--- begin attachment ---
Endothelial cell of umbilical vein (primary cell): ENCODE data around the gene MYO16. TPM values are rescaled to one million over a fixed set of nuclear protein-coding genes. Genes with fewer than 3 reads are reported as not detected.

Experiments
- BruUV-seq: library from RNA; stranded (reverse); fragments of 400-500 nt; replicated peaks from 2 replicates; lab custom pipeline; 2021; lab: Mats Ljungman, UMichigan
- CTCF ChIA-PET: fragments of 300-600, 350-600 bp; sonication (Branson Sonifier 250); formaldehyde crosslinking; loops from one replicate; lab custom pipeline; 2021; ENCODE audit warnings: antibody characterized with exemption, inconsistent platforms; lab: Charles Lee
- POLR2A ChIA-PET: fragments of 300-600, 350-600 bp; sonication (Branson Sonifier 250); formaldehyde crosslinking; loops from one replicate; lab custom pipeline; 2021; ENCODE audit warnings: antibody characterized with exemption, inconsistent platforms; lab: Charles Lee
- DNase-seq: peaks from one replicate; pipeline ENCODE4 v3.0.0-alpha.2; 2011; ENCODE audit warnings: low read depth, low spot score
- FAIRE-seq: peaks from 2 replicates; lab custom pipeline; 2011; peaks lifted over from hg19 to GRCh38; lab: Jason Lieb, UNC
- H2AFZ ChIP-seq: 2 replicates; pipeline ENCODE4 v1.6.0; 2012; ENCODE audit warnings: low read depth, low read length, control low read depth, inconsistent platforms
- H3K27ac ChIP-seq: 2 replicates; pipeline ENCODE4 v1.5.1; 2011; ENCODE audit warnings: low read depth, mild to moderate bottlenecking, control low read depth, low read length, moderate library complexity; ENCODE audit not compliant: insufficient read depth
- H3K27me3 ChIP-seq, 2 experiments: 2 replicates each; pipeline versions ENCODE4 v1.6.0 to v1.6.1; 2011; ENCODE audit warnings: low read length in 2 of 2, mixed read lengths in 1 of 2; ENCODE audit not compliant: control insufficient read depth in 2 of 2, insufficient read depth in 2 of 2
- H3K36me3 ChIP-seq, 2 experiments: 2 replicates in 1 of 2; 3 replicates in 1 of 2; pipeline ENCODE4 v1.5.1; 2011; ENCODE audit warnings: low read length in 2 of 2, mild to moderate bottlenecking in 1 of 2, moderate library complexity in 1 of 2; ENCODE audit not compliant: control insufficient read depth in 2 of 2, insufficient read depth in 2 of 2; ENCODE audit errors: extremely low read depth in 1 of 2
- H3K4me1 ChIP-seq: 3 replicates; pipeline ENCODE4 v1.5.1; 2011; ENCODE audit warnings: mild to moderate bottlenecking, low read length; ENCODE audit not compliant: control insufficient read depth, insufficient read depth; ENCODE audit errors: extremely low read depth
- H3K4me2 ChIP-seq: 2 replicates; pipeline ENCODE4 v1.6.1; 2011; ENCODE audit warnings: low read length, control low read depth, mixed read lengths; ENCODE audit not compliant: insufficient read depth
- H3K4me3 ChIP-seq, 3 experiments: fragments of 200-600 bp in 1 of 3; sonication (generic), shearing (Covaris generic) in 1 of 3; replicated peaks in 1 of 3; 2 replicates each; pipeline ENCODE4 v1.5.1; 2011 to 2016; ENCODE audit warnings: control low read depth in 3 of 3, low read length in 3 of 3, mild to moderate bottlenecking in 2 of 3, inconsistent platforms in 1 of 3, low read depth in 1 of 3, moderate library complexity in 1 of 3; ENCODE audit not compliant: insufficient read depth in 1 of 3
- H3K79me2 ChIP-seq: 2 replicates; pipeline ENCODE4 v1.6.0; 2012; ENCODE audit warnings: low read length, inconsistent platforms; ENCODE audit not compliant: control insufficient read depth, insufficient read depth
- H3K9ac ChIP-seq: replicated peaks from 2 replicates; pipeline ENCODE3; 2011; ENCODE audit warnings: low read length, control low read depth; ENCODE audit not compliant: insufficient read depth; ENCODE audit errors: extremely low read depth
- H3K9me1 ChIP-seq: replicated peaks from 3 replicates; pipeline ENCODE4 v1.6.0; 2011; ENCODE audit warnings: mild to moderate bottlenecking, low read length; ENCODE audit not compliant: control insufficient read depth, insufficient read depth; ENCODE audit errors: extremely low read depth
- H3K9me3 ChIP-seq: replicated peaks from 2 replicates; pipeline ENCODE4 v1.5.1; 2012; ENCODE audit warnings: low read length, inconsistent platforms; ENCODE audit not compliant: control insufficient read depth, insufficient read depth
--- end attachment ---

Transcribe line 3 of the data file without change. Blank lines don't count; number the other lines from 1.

- BruUV-seq: library from RNA; stranded (reverse); fragments of 400-500 nt; replicated peaks from 2 replicates; lab custom pipeline; 2021; lab: Mats Ljungman, UMichigan